30 more Syrian refugees for Ireland by end of month

Relocation plan slowed by delays in processing migrants at EU ‘hotspots’ in Greece and Italy

A further 30 refugees are expected to arrive in Ireland from Greece by the end of the month, as the government seeks to meet its commitments under the EU's refugee relocation plan agreed last year.

While Ireland pledged to accept 2,622 migrants from Greece and Italy under the EU's relocation plan, only 10 Syrian refugees have arrived so far. The programme has been struggling to get off the ground due to delays in processing migrants at the EU's "hotspots" in Greece and Italy.

With Irish officials now confident that the hotspot system is operating more effectively, a further 30 Syrian refugees are expected to be relocated by the end of April. This is in addition to the 259 migrants that have been resettled in Ireland through a separate programme.

As the EU's controversial refugee plan with Turkey got under way on Monday, Turkish officials indicated that Ankara would accept a further 200 migrants from Greece this week, although further deportations may not take place until Friday.


Just over 200 migrants and refugees – primarily from Pakistan and Afghanistan – were deported from the Greek islands of Lesbos and Chios on Monday. After arriving in the coastal Turkish town of Dikili, they were bussed to the northern Turkish town of Kirklareli near the Bulgarian border. Most are expected to be sent back from there to their home countries.

The Greek Orthodox Church meanwhile says it has accepted a suggestion from Pope Francis that he visit Greece to highlight the plight of the thousands of refugees fleeing conflict. The holy synod, the ruling body of the Greek Orthodox Church, said in a statement that it wanted the pontiff to visit Lesbos, where hundreds of thousands of refugees and migrants have arrived in the past year. A Greek church official said the visit could happen this month.

Under the plan agreed at an EU summit last month, migrants arriving in Greece will be returned to Turkey, while EU countries will resettle Syrian refugees directly from Turkey.

Other EU commitments include €6 billion in funding to help Turkey deal with the refugee crisis and a pledge to speed up talks on visa liberalisation and accession negotiations.

Turkey's prime minister Ahmet Davutoglu defended the deal with the EU. "This arrangement will prevent the Aegean Sea from being turned into a cemetery for migrants," he told parliament

However, just a day after the new programme began, there were already question marks about whether all of the migrants deported from Greece on Monday had exercised their right to claim asylum.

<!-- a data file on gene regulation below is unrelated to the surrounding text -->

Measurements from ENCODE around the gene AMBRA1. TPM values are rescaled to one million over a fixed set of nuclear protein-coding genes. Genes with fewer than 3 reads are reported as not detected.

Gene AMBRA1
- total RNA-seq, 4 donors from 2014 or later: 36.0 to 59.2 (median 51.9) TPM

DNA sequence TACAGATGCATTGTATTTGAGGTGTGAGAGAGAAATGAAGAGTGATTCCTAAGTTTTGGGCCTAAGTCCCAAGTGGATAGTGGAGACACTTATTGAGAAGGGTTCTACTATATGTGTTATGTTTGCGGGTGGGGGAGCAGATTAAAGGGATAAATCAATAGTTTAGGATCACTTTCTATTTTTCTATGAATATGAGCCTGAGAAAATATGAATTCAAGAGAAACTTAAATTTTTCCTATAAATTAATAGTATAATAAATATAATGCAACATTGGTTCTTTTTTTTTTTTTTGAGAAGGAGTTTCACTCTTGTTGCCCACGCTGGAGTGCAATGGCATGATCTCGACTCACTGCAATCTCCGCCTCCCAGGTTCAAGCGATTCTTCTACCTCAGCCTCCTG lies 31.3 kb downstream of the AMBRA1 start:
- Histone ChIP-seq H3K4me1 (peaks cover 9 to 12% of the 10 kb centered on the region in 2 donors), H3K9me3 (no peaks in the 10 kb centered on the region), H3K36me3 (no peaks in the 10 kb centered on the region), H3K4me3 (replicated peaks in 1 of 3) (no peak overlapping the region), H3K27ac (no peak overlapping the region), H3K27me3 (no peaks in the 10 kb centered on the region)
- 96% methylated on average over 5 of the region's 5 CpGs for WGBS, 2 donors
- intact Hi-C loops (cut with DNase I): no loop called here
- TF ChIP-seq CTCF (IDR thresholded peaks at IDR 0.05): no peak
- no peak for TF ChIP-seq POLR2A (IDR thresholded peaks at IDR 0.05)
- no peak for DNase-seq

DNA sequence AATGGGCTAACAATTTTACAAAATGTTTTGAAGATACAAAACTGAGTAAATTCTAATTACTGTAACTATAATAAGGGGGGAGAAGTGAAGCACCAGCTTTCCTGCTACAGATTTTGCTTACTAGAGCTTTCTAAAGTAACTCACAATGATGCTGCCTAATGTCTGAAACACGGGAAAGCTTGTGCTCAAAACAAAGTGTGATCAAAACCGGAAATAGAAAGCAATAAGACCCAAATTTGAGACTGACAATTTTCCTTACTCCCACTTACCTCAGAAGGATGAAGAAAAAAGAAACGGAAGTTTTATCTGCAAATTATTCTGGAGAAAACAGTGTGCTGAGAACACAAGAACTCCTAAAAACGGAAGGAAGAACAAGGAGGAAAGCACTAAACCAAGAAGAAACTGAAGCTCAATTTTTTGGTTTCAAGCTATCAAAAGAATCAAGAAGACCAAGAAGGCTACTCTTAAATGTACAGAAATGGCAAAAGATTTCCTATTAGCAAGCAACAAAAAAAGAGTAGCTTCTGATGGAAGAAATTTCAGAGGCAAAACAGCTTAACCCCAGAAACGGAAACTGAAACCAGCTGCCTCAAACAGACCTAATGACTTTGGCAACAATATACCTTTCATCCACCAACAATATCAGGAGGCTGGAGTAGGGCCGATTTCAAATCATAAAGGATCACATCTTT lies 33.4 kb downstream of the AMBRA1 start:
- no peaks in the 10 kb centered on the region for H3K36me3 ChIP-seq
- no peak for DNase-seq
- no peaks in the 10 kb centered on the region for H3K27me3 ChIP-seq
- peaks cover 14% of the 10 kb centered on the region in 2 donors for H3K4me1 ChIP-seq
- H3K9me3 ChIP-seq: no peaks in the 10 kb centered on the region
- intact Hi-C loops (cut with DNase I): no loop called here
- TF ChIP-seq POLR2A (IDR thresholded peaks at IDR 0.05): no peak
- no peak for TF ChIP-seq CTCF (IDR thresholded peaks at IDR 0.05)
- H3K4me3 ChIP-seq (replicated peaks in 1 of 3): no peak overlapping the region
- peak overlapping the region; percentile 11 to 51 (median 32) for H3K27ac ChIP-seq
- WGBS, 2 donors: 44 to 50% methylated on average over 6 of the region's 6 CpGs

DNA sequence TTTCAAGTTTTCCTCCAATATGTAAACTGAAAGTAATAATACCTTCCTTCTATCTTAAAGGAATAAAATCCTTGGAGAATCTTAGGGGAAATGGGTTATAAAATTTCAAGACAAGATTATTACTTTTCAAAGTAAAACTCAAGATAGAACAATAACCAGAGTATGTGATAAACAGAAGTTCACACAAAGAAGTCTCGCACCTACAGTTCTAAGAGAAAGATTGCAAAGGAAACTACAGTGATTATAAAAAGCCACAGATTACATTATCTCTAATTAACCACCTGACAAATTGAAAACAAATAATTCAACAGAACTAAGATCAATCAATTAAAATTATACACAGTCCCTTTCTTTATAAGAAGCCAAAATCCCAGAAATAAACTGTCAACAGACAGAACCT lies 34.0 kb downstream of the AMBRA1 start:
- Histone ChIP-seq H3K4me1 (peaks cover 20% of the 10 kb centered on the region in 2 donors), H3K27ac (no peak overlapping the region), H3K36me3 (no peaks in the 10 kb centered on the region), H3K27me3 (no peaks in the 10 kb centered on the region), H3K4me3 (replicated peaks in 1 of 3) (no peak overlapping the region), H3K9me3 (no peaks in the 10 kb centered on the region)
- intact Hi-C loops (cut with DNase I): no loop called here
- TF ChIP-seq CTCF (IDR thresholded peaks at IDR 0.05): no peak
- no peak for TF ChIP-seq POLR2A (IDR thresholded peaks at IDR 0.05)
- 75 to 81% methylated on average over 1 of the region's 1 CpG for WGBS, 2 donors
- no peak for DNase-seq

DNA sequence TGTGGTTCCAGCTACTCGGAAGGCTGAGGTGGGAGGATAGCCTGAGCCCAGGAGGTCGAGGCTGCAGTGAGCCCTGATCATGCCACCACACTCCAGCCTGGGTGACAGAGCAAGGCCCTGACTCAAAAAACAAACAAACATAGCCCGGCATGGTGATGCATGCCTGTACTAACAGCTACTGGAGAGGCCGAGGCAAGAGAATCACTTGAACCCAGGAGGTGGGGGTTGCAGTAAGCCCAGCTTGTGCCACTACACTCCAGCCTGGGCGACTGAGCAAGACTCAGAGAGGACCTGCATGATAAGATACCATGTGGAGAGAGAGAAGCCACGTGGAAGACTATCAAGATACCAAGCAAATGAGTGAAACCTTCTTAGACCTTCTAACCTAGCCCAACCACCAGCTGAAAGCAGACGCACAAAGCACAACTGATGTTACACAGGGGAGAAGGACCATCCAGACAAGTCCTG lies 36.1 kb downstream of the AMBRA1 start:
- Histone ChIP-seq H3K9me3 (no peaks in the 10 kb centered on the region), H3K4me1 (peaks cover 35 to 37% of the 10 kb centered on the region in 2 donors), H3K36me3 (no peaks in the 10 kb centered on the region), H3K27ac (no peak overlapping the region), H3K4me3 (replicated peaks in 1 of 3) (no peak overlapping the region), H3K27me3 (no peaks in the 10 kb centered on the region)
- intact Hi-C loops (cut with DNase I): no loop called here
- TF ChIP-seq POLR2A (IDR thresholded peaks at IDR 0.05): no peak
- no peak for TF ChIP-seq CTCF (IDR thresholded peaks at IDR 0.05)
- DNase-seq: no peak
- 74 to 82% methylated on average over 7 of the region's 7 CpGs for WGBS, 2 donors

Under the EU-Turkey deal, all migrants who have arrived on the Greek islands from March 20th who are not applying for asylum, or whose application for asylum has been rejected, must be returned to Turkey. The European Commission has stressed that all migrants arriving in Greece will still be permitted to apply for asylum and to be assessed on a case-by-case basis.

The director of Greece's asylum service, Maria Stavropoulou, told state TV that about 3,000 people in deportation camps on the Greek islands were seeking asylum. The backlog of people waiting to have applications assessed could delay the implementation of the EU-Turkey plan. Ms Stavropoulou said that while the processing of asylum applications typically took three months, it would be "considerably faster" for those held in detention.

“There will be a difficult few months ahead,” she said. “We are dealing with people who speak 70 different languages and many have travelled to Greece without papers because they are escaping war.”

Migrants staged protests inside some detention camps, including on the island of Lesbos, yesterday, according to reports. The aid agency Médecins Sans Frontières has suspended activities inside the Moria refugee camp on Lesbos, amid concerns that it has become a “pre-removal” centre rather than a refugee centre. It said it was carrying on all its other activities around the island and continuing to monitor the situation in Moria.

Meanwhile the European Commission will set out its plans today for a reform of the Dublin regulation, a key strand of EU asylum policy which obliges refugees to seek asylum in the first EU country where they arrive.

Suzanne Lynch

Suzanne Lynch

Suzanne Lynch, a former Irish Times journalist, was Washington correspondent and, before that, Europe correspondent